TEMPLATE LETTER TO LANDLORD FROM TENANT COMMITTEE: RESPONSE TO RENT REMINDER: Link to file

What should I do if my landlord sends me an N4 notice?

Example: N4 notice sent to Hamilton tenant by property manager Cornerstone, attached to an email that read: “Regarding your rent payment, the government has suggested that there will be help for those in financial need but they have not disclosed (at this time) how that help will be administered. Until we receive further information on how we can help those in financial need we will be issuing the standard Form N4 – Notice to Terminate Tenancy for Non-Payment of Rent. This is the form we are required to issue in order to have our case heard at the Landlord-Tenant Board (LTB). We suspect any financial relief would be provided to those who face eviction and therefore, us serving the Form N4 could help you to claim such relief sooner.”

 

Until we receive further information on how we can help those in financial need we will be issuing the standard Form N4 – Notice to Terminate Tenancy for Non-Payment of Rent. This is the form we are required to issue in order to have our case heard at the Landlord-Tenant Board (LTB). We suspect any financial relief would be provided to those who face eviction and therefore, us serving the Form N4 could help you to claim such relief sooner.”

Don’t move out. This notice is a threat, but it is only the first step of the eviction process. Threats of eviction against tenants are unacceptable, especially during a global pandemic. You’re not alone. Contact your neighbours and Keep Your Rent–Hamilton to plan a collective response against landlords who threaten tenants with eviction.

You will see on the N4, it states that if you do not pay the money you owe the landlord within 14 days of the date of the N4 that the landlord can apply to the Landlord and Tenant Board (LTB) for an eviction hearing. Hearings are typically scheduled 4-6 weeks later. At a hearing, the landlord will make their arguments about why they are owed the money and why the tenant should be evicted, and the tenant has an opportunity to make their own counter-arguments. Typically, these hearings result in a standard eviction order, which gives the tenants 11 days to pay their outstanding rent, or face eviction. In situations of financial hardship, compassionate grounds (such as illness, disability or the presence of young children in the home), or other mitigating factors (such as an economic recession caused by a global pandemic), the board member hearing the case may instead issue a repayment plan that allows the tenant to pay back their outstanding balance over several months.

(Note: if your matter proceeds to the point where you receive a Notice of Hearing from the LTB, contact your local community legal clinic immediately: https://www.legalaid.on.ca/legalclinics/. The Hamilton Community Legal Clinic is still open during COVID-19, offering advice over the phone. You can call 905-527-4572 on Monday, Tuesday, Thursday and Friday 8:30am-3:30pm and Wednesday 8:30am-12pm.)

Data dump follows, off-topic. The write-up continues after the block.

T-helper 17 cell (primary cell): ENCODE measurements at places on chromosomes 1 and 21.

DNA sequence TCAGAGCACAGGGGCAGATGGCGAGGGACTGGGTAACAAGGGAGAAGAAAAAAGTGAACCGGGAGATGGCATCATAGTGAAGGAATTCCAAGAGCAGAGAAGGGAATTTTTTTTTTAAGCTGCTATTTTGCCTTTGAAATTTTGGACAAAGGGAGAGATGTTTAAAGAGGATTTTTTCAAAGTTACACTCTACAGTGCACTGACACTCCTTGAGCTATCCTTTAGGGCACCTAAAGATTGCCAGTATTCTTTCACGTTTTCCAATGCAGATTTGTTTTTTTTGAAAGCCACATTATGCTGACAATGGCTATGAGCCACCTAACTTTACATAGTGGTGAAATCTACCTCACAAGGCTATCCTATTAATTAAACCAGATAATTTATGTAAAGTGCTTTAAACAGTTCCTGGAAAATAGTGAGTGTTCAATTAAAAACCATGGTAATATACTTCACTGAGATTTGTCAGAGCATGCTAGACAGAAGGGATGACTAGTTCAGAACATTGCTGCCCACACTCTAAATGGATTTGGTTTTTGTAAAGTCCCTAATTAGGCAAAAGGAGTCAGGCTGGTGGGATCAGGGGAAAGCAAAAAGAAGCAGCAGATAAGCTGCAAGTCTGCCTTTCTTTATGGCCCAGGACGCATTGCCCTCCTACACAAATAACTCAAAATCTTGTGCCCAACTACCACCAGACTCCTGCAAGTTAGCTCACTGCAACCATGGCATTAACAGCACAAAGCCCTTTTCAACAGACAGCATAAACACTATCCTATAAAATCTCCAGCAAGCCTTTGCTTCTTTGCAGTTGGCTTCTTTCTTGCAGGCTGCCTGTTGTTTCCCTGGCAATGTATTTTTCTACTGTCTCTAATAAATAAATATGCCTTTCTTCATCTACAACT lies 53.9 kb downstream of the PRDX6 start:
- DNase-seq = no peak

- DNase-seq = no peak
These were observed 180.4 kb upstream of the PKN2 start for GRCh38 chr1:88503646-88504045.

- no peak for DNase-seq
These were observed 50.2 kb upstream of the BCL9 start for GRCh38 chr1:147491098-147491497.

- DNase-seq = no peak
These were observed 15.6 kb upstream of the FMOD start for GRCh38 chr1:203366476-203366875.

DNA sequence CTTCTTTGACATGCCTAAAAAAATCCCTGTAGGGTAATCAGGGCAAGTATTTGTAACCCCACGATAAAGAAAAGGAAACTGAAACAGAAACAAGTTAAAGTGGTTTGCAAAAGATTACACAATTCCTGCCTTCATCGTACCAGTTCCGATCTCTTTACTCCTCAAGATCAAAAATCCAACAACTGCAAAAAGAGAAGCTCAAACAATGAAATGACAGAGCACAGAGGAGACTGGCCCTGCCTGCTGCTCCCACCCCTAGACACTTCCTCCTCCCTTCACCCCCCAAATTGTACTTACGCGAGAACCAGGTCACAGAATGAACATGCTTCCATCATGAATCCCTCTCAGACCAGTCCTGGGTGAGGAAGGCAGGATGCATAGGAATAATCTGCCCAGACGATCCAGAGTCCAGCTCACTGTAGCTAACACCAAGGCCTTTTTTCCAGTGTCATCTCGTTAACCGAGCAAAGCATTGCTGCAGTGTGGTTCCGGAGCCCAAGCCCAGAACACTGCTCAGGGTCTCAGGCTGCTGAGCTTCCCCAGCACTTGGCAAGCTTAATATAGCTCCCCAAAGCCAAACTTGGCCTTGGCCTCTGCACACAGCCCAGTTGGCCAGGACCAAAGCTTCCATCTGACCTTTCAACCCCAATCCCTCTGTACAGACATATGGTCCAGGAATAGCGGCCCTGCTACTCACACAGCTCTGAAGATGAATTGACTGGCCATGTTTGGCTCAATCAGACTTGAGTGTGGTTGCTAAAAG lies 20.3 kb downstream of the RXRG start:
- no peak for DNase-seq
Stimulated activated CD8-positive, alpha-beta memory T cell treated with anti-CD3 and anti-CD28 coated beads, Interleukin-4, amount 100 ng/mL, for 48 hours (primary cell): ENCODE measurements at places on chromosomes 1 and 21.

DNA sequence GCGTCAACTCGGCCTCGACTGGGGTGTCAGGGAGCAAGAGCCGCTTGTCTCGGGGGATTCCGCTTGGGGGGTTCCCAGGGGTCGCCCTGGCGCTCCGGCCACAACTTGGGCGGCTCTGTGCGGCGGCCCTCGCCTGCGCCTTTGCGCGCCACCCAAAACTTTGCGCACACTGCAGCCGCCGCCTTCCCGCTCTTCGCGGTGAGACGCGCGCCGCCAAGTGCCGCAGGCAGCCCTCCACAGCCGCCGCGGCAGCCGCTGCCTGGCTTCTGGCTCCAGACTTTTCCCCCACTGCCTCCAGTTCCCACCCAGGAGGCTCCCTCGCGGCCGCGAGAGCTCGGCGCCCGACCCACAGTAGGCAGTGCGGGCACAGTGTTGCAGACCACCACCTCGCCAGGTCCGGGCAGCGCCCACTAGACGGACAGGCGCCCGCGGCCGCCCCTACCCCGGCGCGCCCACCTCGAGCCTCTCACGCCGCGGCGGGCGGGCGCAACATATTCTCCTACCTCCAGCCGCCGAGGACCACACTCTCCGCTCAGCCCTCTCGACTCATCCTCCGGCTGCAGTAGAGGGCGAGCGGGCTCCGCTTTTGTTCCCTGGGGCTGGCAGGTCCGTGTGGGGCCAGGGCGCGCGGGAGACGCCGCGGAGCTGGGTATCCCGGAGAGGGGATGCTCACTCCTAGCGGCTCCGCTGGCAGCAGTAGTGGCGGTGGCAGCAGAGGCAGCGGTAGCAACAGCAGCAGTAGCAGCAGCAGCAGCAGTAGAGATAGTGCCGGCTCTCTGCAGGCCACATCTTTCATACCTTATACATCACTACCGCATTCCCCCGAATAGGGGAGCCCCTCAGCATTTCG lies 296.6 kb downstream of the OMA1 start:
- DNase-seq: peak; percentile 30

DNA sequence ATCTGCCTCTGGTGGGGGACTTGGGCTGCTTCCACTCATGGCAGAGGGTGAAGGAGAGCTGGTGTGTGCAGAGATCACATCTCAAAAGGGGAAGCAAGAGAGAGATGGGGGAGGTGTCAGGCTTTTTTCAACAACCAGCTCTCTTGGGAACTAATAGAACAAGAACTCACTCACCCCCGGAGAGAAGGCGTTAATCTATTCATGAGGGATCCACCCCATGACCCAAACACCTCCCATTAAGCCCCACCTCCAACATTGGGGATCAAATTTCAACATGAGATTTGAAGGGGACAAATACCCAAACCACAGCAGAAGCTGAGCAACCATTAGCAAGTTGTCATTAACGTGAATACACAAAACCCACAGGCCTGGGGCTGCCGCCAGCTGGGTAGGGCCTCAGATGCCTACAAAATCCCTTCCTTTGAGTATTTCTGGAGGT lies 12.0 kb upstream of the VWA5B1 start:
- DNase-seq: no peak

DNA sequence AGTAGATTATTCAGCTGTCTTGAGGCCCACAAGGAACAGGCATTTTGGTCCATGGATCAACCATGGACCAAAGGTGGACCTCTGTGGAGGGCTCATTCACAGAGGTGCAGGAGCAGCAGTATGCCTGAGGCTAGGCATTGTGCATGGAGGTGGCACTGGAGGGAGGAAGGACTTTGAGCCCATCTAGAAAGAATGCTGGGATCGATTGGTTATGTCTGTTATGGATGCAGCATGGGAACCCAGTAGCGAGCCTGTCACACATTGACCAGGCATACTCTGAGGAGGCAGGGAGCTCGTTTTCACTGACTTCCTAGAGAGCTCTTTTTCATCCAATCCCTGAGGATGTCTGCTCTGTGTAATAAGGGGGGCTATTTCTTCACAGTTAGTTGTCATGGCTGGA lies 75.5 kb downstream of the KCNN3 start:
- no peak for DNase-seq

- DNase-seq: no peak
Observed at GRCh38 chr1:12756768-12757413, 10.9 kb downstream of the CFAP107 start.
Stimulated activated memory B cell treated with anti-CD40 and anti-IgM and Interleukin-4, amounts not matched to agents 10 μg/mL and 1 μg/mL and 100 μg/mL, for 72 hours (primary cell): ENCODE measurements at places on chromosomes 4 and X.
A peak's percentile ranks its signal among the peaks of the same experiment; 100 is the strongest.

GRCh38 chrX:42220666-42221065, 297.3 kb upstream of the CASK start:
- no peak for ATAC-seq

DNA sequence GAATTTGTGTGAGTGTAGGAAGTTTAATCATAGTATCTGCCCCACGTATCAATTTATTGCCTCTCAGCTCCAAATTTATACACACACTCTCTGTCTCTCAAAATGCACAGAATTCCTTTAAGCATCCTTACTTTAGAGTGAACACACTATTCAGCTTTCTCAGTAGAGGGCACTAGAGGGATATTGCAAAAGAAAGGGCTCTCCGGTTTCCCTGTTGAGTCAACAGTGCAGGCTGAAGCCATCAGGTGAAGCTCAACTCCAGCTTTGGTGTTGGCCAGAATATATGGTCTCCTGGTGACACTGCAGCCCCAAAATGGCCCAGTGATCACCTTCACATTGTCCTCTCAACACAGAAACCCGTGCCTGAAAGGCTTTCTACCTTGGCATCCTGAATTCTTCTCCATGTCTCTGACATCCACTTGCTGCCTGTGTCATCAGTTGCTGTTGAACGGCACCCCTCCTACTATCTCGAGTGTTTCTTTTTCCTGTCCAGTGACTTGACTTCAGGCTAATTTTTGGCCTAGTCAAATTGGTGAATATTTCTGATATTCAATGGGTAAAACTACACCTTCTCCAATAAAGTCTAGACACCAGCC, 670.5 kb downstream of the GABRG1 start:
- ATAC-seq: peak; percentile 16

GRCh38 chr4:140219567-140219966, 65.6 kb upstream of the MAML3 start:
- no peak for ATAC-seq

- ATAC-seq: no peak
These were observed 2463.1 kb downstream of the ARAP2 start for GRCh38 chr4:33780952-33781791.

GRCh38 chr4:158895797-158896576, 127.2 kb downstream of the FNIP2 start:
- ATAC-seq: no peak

Due to the COVID-19 pandemic the LTB is currently not scheduling eviction hearings or issuing eviction orders at this time other than in “exceptional circumstances.” Even if an eviction order is issued, the Ontario Superior Court has temporarily suspended enforcement of those orders. For the time being, tenants cannot be lawfully evicted for non-payment of rent.

TEMPLATE LETTER TO LANDLORD FROM TENANT COMMITTEE: RESPONSE TO N4: Link to file

What should I do if my landlord asks me to enter into a payment plan?

DON’T SIGN ANYTHING. You are under no obligation to sign an individual payment plan with your landlord. These contracts can and will be used against you in the future. They may be used to force you to pay back rent (on the landlord’s terms) or face a fast-tracked eviction process.  At the end of the day, they are designed to undermine our collective power to demand rent forgiveness.

Don’t negotiate one-on-one with your landlord. Discuss the repayment offer as a group with your tenant committee. You will be strongest if you refuse to accept or sign any payment plans as a group . For tenants who feel they may be in a position to pay their rent – keep in mind the fluidity and constantly changing nature of this situation. Money in hand today may be worth a lot more tomorrow. Even though some tenants may be in a position to pay a portion of their rent, others in a less fortunate position will not. Make decisions keeping the poorest tenants in mind. If one person can’t afford the repayment proposal, no one should accept it.

Some landlords may not issue N4s if tenants agree to rent repayment. Or, landlords may wait to issue N4s until later on, when the LTB hearing ban is lifted. This is a set up. You are under no obligation to agree to repay now. Tenants who agree to rent repayment now will find it harder to obtain a cancellation of rent later.

Consider sending a letter from your tenant committee to your landlord. See a template letter below. Be sure to document your landlord’s response.

TEMPLATE LETTER TO LANDLORD FROM TENANT COMMITTEE: RESPONSE TO PAYMENT PLAN PROPOSAL: Link to file

What should I do if my landlord asks me about my financial situation and if I have applied for government income support? Am I required to give documentation?